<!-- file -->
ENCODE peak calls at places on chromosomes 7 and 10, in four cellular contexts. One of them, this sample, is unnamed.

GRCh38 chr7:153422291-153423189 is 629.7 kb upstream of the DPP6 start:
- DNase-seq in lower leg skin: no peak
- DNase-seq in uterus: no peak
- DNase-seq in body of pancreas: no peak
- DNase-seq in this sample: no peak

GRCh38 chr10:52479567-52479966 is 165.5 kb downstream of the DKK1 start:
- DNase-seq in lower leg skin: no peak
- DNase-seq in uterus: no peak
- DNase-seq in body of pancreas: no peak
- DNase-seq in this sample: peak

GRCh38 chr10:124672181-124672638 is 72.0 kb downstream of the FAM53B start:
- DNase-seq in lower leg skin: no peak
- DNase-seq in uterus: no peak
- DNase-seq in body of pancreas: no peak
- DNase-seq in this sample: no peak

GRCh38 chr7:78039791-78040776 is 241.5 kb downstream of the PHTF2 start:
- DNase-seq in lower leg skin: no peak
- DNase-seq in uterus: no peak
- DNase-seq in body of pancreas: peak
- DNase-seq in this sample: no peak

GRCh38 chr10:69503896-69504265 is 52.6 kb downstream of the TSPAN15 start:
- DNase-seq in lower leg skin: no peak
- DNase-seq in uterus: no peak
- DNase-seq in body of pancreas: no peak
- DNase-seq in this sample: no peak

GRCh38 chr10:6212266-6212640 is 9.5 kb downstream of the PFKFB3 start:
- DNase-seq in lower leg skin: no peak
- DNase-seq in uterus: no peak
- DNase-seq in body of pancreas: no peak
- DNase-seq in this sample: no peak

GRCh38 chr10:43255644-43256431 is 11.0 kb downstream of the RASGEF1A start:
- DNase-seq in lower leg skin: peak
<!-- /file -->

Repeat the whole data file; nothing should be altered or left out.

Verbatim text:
ENCODE peak calls at places on chromosomes 7 and 10, in four cellular contexts. One of them, this sample, is unnamed.

GRCh38 chr7:153422291-153423189 is 629.7 kb upstream of the DPP6 start:
- DNase-seq in lower leg skin: no peak
- DNase-seq in uterus: no peak
- DNase-seq in body of pancreas: no peak
- DNase-seq in this sample: no peak

GRCh38 chr10:52479567-52479966 is 165.5 kb downstream of the DKK1 start:
- DNase-seq in lower leg skin: no peak
- DNase-seq in uterus: no peak
- DNase-seq in body of pancreas: no peak
- DNase-seq in this sample: peak

GRCh38 chr10:124672181-124672638 is 72.0 kb downstream of the FAM53B start:
- DNase-seq in lower leg skin: no peak
- DNase-seq in uterus: no peak
- DNase-seq in body of pancreas: no peak
- DNase-seq in this sample: no peak

GRCh38 chr7:78039791-78040776 is 241.5 kb downstream of the PHTF2 start:
- DNase-seq in lower leg skin: no peak
- DNase-seq in uterus: no peak
- DNase-seq in body of pancreas: peak
- DNase-seq in this sample: no peak

GRCh38 chr10:69503896-69504265 is 52.6 kb downstream of the TSPAN15 start:
- DNase-seq in lower leg skin: no peak
- DNase-seq in uterus: no peak
- DNase-seq in body of pancreas: no peak
- DNase-seq in this sample: no peak

GRCh38 chr10:6212266-6212640 is 9.5 kb downstream of the PFKFB3 start:
- DNase-seq in lower leg skin: no peak
- DNase-seq in uterus: no peak
- DNase-seq in body of pancreas: no peak
- DNase-seq in this sample: no peak

GRCh38 chr10:43255644-43256431 is 11.0 kb downstream of the RASGEF1A start:
- DNase-seq in lower leg skin: peak